Moreover, even in cases when the bargaining power relationship is reversed, as it is partly the case between Russia and Turkey, Ankara is highly unlikely to make key foreign policy concessions in order to get cheaper and/or more diversified gas imports.
If Turkey, which is dependent on Russia for almost 53% of its gas demand, would shoot down Russian military jets for allegedly violating its airspace for 17 seconds in December 2015; what kind of concessions the Israelis and much more so the Greek Cypriots could expect to get before selling Ankara respectively 60% and 100% of their net export capacity?
It would also represent 100% of Cypriot exports tied to one market, exported via one route and liked to one price not a very promising option given the mercurial diplomacy of Mr. Erdogan. Under this scenario Cypriot exports to the EU are not an option. All the gas remains in Turkey and is consumed for Turkey’s domestic needs, an unwelcoming prospect for most Cypriot political forces which want to see Cypriot gas contributing in the EU’s gas import diversification.
No Easy Wealth: Can Cypriot Gas Exports Pay for the Costs of Re-unification?
Unfortunately Turkish Cypriot political parties appear to be more focused on securing an equal right with the RoC in granting the licenses to the International Oil Companies (IOC) and in sharing the gas profits -even in the absence of a solution- than constructively engaging the Greek Cypriots on issues of critical importance to Nicosia and Athens, such as Turkey’s rights of military intervention and the presence of Turkish troops in Cyprus even after a settlement is reached.
Turkish Cypriot political forces would essentially prefer for Nicosia to stop all hydrocarbon related activities which they deem as illegal and unilateral. Their demand to share licensing authority is nothing short of demanding the recognition of their self-proclaimed “TRNC” by the internationally recognized government of the country and that is something that no Cypriot President or Greek-Cypriot political party can accept.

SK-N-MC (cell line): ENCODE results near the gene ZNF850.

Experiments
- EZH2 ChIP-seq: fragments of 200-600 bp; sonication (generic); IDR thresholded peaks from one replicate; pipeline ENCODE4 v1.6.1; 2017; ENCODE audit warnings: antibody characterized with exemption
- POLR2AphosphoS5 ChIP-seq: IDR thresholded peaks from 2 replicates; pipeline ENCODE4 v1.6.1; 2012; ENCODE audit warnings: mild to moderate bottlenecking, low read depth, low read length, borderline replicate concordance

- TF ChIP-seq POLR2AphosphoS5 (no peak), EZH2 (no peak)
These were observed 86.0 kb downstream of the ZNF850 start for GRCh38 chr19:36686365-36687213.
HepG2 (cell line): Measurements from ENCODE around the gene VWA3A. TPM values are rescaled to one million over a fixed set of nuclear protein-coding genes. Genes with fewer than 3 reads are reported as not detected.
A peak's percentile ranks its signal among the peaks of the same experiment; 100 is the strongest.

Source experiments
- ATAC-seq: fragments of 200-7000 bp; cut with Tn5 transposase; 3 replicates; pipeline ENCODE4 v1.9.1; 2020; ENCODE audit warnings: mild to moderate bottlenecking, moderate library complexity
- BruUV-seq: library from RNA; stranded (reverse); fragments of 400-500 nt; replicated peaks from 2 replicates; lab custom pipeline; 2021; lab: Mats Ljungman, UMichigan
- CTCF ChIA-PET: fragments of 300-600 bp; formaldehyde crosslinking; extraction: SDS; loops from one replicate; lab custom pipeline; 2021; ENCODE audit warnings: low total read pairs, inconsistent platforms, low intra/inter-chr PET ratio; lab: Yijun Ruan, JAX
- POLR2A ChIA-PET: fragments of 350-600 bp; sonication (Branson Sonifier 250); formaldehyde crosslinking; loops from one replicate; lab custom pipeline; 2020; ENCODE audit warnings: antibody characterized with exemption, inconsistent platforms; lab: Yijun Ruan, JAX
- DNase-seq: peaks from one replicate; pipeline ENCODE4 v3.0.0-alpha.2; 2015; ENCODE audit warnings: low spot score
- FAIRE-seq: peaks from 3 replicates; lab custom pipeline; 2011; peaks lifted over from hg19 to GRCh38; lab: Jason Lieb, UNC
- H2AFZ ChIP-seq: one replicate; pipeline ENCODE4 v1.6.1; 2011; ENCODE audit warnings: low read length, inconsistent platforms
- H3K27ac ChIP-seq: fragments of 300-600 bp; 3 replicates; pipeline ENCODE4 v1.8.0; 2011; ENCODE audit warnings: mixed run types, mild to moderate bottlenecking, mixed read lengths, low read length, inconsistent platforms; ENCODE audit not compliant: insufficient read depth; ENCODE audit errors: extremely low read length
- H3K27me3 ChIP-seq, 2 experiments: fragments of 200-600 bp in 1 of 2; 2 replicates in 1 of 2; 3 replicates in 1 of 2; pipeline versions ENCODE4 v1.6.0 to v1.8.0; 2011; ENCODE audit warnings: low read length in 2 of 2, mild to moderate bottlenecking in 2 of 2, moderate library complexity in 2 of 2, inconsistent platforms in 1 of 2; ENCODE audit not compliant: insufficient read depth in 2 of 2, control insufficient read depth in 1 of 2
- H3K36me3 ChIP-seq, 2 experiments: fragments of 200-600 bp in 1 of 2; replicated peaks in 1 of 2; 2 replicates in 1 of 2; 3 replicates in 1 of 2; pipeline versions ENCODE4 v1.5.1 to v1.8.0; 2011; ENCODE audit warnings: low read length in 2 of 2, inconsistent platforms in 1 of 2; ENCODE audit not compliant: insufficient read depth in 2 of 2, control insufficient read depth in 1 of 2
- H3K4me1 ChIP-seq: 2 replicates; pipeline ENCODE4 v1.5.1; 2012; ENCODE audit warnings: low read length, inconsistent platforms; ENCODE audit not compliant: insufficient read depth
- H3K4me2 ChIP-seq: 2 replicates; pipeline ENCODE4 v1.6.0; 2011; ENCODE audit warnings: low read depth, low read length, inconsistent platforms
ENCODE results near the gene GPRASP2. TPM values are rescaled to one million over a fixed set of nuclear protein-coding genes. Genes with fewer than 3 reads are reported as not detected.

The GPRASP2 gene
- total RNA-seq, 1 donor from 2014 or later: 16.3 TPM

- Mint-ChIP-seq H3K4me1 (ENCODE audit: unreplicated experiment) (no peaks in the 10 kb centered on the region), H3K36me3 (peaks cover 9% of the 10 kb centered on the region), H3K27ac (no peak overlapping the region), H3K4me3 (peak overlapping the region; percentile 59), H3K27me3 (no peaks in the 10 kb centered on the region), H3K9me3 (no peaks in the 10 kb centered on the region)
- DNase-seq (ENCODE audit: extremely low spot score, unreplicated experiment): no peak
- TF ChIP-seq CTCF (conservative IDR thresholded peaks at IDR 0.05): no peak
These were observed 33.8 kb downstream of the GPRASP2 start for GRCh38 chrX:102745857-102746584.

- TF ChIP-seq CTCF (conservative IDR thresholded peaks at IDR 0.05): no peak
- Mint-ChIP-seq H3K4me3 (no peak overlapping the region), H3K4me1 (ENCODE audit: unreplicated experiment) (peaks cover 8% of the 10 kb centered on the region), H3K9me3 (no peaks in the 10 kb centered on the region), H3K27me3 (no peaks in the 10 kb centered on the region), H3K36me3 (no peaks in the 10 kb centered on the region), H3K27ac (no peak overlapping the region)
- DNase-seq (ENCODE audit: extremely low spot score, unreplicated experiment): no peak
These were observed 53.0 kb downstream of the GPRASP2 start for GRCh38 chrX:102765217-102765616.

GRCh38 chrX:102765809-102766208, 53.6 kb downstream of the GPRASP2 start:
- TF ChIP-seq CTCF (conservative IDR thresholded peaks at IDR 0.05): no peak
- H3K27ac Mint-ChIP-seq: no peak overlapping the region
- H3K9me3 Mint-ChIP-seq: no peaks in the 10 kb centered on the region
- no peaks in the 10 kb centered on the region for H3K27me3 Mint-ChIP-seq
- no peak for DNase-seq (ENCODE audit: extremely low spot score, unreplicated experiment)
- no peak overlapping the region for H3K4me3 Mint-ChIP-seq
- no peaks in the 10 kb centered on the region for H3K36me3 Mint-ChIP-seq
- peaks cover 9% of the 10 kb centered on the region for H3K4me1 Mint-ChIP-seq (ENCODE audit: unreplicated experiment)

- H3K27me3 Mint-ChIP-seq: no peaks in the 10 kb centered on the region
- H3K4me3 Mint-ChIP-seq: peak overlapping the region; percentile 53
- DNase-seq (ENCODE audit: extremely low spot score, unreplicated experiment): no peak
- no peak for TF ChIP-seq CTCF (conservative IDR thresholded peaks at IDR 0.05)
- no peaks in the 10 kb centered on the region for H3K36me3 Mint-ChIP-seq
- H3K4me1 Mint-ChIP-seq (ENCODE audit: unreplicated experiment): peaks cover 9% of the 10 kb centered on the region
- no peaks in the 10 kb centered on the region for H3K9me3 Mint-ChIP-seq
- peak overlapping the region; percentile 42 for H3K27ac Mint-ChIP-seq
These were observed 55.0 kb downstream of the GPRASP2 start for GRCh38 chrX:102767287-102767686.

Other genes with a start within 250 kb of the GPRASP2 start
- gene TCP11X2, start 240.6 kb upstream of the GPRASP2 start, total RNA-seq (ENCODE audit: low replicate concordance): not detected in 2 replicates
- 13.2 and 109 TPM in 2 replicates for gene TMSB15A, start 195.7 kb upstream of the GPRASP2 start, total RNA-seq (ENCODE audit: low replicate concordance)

Finally, the potential net profits generated by Aphrodite’s monetization will be -although significant- too limited to allow the RoC to self-finance the majority of its reunification costs that could reach anywhere between €20-25 billion. The current basic scenario Cyprus is working on is based on price of $6,5 MMbtu (million British thermal units) projecting an average net annual inflow of revenues estimated to be between EUR 370-420 million over a 15 years period.
This projected wealth is not something that will be immediately available. Even if the export contract was signed today it would take until 2021-2022 for the exports to start and for 2025-2026 for any serious revenue to begin flowing into the coffers of Cyprus, reunited or not. This is hardly enough to cover a substantial cost of reunification expenses, including compensation of the refugees that must be available during the first post-settlement years, in order for any settlement plan to have a realistic chance of being accepted by the majority of Greek Cypriots in a referendum.
Dr. Theodoros Tsakiris
Assistant Professor of Geopolitics and Energy Policy, University of Nicosia
Member of the Board, Hellenic Association for Energy Economics (HAEE)